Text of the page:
September 11, 2019 - 14:12 AMT
PanARMENIAN.Net - A newly-identified eel living in the Amazon basin can deliver record-breaking electric jolts, according to a study published Tuesday.
Researchers at Smithsonian's National Museum of Natural History have identified two new species of electric eel in the Amazon rainforest, tripling the known number of electric eel species.
One of the new species -- Electrophorus voltai -- can discharge up to 860 volts of electricity, significantly more than the 650 volts generated by the known electric eel species, Electrophorus electricus, the study published in journal Nature Communications found.
These electric eels -- which are actually a type of fish with an eel-like appearance -- can grow to up to eight feet (2.4 meters) and highlight how much is yet to be discovered in the Amazon rainforest, study leader David de Santana, a research associate at Smithsonian's National Museum of Natural History, said in a press release.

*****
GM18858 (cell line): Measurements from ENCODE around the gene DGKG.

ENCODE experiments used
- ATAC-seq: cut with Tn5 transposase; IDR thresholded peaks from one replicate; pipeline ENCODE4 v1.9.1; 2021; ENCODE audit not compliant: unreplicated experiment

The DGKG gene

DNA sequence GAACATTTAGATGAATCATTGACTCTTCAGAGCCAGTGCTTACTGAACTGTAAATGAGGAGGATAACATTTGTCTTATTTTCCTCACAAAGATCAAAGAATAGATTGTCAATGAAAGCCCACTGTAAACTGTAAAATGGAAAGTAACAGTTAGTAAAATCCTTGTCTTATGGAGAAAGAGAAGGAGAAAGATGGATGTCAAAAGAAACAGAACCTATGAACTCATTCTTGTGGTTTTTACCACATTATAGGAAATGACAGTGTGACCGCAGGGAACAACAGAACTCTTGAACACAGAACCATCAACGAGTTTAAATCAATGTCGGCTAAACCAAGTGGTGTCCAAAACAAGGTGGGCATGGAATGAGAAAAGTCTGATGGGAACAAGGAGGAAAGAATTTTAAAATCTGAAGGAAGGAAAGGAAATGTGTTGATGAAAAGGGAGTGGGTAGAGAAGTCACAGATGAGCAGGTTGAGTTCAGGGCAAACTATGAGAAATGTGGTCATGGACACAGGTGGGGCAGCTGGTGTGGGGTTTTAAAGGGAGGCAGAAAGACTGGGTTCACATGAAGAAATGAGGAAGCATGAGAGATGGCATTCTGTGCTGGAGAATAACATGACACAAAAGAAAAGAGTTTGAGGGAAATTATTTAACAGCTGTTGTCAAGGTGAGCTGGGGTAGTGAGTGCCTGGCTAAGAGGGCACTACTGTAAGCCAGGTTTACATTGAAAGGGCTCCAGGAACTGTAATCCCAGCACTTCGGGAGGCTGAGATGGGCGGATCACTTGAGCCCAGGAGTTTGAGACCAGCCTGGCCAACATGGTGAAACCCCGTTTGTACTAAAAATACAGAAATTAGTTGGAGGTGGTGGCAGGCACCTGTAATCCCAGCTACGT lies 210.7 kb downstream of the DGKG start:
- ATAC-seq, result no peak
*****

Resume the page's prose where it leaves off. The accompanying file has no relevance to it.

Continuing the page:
"They're really conspicuous," de Santana said. "If you can discover a new eight-foot-long fish after 250 years of scientific exploration, can you imagine what remains to be discovered in that region?"
For 250 years, scientists have known that electric eels live in the Amazon basin. They just haven't known how many species were lurking there.
Scientists long thought the electric eels found in swamps, streams, creeks and rivers across South America were all the same species. The new study shows that the eels actually belong to three different species.
All three species look pretty much the same externally and use their electricity to navigate, communicate, hunt and for self-defense. But when scientists analyzed 107 samples, they found that the three species had different genetic material, unique skull shapes, and different levels of voltage.
Based on their research, de Santana and his team believe that the three species began to evolve from their common ancestor about 7.1 million years ago.